The first Afro-Latina anchor of Univisión tells us how to use this critical moment in the discussion of racism and equality.
There once was a 7-year-old girl from a predominantly poor Black town in Colombia called Istmina, in the west region of El Chocó. She walked on unpaved streets to school, did her homework at night next to a candle, and her home regularly flooded. In spite of the hardships, she had a rebellious spirit, and dreamed of something big for herself. The curiosity within her pushed her to take risks and confront the obstacles she found on the way. That little girl is me.
I have always embraced being part of a minority within a minority. I am a woman, I am Latinx and I am Black. That was never an issue for me, but it has certainly been for others. When I was 10 years old, I begged my mother to let me move to Medellín, a bigger city, to continue my studies. But the quest for bigger opportunities also meant experiencing racism for the first time, hearing things like, “Black? Not even my horse!” or “You’re pretty, for a Black girl!”
Although I was deeply hurt, I decided to keep that pain private, and pretend it did not bother me. I wouldn’t let it derail me from my goals. I was 22 when I attended a casting at a local television station. They were looking for a Black female anchor. That was the first step to becoming the first Black woman to anchor a national newscast in Colombia years later. Today, working at Univisión Network in Miami, I am honored to be the first Afro-Latina to anchor a national newscast in Spanish in the United States, and represent the 3 million Afro-Latinos (one out of every four Latinos) living in the country.
Every time I face the cameras, I feel extremely proud of my accomplishment but, more important than that, I think that there needs to be more people like me. The industry needs to be more inclusive and there should be an equal representation of the diversity of our audience and community.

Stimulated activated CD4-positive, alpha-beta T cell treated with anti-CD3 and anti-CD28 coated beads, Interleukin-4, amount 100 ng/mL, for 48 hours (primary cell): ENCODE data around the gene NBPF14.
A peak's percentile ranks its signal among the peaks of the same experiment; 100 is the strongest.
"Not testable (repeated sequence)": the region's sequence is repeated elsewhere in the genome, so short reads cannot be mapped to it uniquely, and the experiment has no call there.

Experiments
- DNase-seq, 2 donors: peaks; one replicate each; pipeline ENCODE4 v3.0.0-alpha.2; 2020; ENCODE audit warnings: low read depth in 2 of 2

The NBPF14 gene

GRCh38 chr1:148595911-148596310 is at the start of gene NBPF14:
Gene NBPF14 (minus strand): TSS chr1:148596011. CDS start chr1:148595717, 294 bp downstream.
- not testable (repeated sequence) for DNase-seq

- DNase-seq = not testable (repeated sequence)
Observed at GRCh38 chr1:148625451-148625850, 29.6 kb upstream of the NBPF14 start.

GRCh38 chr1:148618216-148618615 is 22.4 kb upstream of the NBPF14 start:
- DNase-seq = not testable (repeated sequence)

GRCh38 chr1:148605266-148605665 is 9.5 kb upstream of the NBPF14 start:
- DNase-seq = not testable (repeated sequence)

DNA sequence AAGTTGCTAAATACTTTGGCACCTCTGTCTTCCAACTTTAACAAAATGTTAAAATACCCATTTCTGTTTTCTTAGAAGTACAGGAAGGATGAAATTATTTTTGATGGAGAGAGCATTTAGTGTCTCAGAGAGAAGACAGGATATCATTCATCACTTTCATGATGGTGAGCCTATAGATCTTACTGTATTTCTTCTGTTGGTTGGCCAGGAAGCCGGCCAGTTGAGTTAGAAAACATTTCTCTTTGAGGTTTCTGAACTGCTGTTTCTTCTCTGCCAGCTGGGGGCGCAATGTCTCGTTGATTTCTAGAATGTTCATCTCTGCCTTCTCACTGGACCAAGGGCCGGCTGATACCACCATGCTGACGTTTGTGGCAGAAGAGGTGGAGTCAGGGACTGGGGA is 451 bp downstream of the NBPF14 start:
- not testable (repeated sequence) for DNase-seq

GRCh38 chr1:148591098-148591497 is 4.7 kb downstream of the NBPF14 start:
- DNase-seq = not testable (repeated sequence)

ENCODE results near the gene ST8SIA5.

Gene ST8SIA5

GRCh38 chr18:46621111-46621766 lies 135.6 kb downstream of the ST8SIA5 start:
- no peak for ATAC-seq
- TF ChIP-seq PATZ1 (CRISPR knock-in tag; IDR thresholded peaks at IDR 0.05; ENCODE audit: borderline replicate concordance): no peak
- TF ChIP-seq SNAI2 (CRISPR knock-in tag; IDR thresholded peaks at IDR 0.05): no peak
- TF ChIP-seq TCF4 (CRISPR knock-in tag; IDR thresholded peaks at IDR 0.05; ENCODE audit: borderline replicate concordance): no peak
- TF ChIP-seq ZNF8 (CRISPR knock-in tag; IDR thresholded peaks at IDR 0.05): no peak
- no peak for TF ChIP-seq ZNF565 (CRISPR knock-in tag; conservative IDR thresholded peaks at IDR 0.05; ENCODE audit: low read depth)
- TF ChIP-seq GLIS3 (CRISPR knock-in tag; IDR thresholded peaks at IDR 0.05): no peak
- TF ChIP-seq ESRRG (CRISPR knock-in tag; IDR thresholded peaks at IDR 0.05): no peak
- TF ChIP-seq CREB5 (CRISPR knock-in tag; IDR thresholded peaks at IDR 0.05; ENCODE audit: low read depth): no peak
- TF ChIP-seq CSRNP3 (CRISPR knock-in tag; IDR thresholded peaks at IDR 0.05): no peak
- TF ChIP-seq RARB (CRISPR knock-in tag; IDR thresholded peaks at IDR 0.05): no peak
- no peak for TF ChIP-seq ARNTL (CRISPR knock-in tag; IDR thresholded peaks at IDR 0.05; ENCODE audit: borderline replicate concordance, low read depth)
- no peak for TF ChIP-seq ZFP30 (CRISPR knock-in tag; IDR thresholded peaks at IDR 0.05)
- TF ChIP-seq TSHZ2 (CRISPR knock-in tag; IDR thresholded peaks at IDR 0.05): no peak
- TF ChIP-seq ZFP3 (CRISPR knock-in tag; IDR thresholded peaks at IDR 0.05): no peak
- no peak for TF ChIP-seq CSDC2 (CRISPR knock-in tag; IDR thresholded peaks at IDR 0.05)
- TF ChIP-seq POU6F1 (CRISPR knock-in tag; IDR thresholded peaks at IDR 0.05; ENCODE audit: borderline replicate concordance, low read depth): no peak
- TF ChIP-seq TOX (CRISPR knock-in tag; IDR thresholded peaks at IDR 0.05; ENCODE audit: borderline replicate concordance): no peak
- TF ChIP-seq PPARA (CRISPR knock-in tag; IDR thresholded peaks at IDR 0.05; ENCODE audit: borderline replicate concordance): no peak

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One of the most challenging assignments I have received was when I had to interview a Ku Klux Klan leader in 2017. He called me the n-word and a “mongrel,” and threatened to burn me out of his property. His insults showed me just part of the racism that people of color put up with every day in this country, but not all racism is so evident. Some of it is more subtle, or so ingrained that we take it as business as usual. But then you look at the numbers and think twice: Why is the annual average income of a white family around $171,000, but only $17,150 for a Black family? Why are African Americans incarcerated at more than 5 times the rate of whites?
Covering George Floyd’s death at the hands of a police officer, and the protests that followed has been difficult and emotional for me both as a journalist and as a Black Hispanic woman. The Black Lives Matter movement brought the conversation about police brutality, racism, and inequality to the spotlight, topics that we need to continue addressing on the air on a permanent basis. In 2009, the year President Obama took office, just 36% of white Americans said the country needed to do more to ensure that Black people gained equal rights, when asked by the Pew Research Center.
By 2017, four years after the start of the Black Lives Matter movement, that number had leapt to 54% of white people, and roughly 3 in 5 Americans overall. In my first book, titled My Time to Speak, I told my story, but also the story of many other young women of color that see themselves in me. I wanted to inspire those young Black girls to dream big and know that we have a job to do: put an end to racism. This is a great moment to learn, educate ourselves, and take action. It starts with putting yourself in the shoes of the other person, and knowing that the color of your skin should not dictate what you do, or don’t get to do, in life. No one is born racist. We must unlearn the racism that is still being taught as I write this.